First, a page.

If your priority is major airline seniority, then get the apps out, pound the pavement and get hired at a suitable career destination airline. Then join the military, perhaps fly RW if still young enough, otherwise in a non-flying capacity (age limit for the later is 35 or even up to 40 IIRC).

FLYMIA
08-08-2017, 08:07 AM
The caveat to that is that if you are sent to OCS/WOCS in any service, you have to enlist prior to commissioning kind of as a placeholder rank while "in" but not yet having earned a commission/officer rank.

I think this may be what my recruiter meant, but I'm not sure and will have to certainly clarify it with her when she returns to town later in the week. The confusion seems to be for me that I have to swear in or enlist at MEPS, I may have some incorrect terminology there, and then attend Basic training. So it's not that cut and dry as just saying your an officer candidate who goes to OCS. I'll try to get some clear answers soon.

sourdough44
08-08-2017, 01:04 PM
An enlistment in the Guard isn't the dealbreaker IF one isn't counting on any guaranteed flying/OCS position. One would also have to be comfortable fulfilling the commitment to the end.

The good thing about it is you could keep your day job, after the training absences.

I enlisted in the Guard at 17(with parental permission). I never had expectations with any follow on promises.

As usual, you have to bounce it off the other courses of action you have available. That includes doing nothing and sticking with the status quo.

Homeshopper
08-10-2017, 08:36 AM
There is a way to go active while keeping you seniority going. Not sure how it works but have a few friends that are active duty and still have seniority ticking at the majors. I think it's a win win for every one.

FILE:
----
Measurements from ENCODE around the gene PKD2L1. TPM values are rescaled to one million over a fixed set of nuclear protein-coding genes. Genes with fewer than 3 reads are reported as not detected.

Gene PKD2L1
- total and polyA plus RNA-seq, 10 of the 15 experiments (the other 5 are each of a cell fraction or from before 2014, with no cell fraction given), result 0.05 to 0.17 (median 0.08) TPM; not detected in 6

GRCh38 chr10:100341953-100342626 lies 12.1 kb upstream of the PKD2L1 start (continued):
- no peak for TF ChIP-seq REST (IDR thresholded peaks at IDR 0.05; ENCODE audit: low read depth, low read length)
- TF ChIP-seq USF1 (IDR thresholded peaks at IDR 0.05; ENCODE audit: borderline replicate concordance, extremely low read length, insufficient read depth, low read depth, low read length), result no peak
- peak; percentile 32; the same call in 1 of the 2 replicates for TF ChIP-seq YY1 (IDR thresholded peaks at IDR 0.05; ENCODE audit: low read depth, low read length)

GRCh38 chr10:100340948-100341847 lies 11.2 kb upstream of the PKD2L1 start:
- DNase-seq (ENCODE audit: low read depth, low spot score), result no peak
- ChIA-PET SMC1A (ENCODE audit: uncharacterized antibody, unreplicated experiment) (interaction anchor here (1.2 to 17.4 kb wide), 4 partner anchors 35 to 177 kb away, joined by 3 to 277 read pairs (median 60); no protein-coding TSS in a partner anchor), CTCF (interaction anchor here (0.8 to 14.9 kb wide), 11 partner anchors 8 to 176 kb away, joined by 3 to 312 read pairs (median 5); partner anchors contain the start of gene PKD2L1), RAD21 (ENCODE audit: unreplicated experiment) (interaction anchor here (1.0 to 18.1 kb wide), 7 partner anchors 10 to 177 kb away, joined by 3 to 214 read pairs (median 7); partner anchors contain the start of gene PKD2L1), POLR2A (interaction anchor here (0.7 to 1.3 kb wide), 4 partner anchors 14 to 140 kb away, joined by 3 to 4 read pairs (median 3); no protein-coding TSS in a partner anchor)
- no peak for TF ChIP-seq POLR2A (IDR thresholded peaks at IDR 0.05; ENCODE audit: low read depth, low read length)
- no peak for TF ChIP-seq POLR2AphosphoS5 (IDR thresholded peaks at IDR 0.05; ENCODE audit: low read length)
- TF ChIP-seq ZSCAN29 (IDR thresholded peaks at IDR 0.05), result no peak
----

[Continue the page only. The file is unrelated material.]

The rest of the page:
rickair7777
08-10-2017, 08:46 AM
There is a way to go active while keeping you seniority going. Not sure how it works but have a few friends that are active duty and still have seniority ticking at the majors. I think it's a win win for every one.

Yes, it's easy. Hardest part is getting hired by a major while young enough to qualify for AD flight training. If you can do that, then you are totally protected with your civilian job while...

1) Undergoing initial military training.
2) Serving out any obligation incurred from #1

So that takes you to about 12 years. Then you get five years of voluntary mil leave, so you could do 17 years of AD before you had to return to save your job. But there are other types of duty and incurred obligations which would extend that, so there's a good chance you could find a way to get a 20-year AD retirement and then return to the airline with 20 years seniority.

The five year limit is grossly misunderstood...it only applies to truly voluntary military service which is not in support of war efforts. You'd have to try hard to find a military job which is both voluntary and has nothing to do with war efforts right now. I've been in the reserves for decades and have used exactly zero of my five-year limit.

Alfred E Newman
08-10-2017, 09:53 AM
If it does all work out, and you find yourself at military flight training, be sure to do it THEIR way. I went through USN flight training years ago with an x-regional guy who could fly circles around me....but he didn't like doing things the Navy way and he was promptly shown the door.
Good Luck!

PotatoChip
08-20-2017, 08:07 AM
I'm sure this has been repeatedly asked, so I apologize, but what are current regularly given max waivers for age?

Someone said 40 on this thread and I find that incredible.

rickair7777
08-21-2017, 07:22 AM
I'm sure this has been repeatedly asked, so I apologize, but what are current regularly given max waivers for age?

Someone said 40 on this thread and I find that incredible.

I would believe 40 for non-pilots. I can't imagine a pilot waiver beyond 35 years at the outside, the goal is for you to be able to pass a flight physical 20-25 years later as a squadron or wing CO. Not everybody gets there, but they want to stack the deck from the get-go.

Army aviation seems to be more liberal on the age.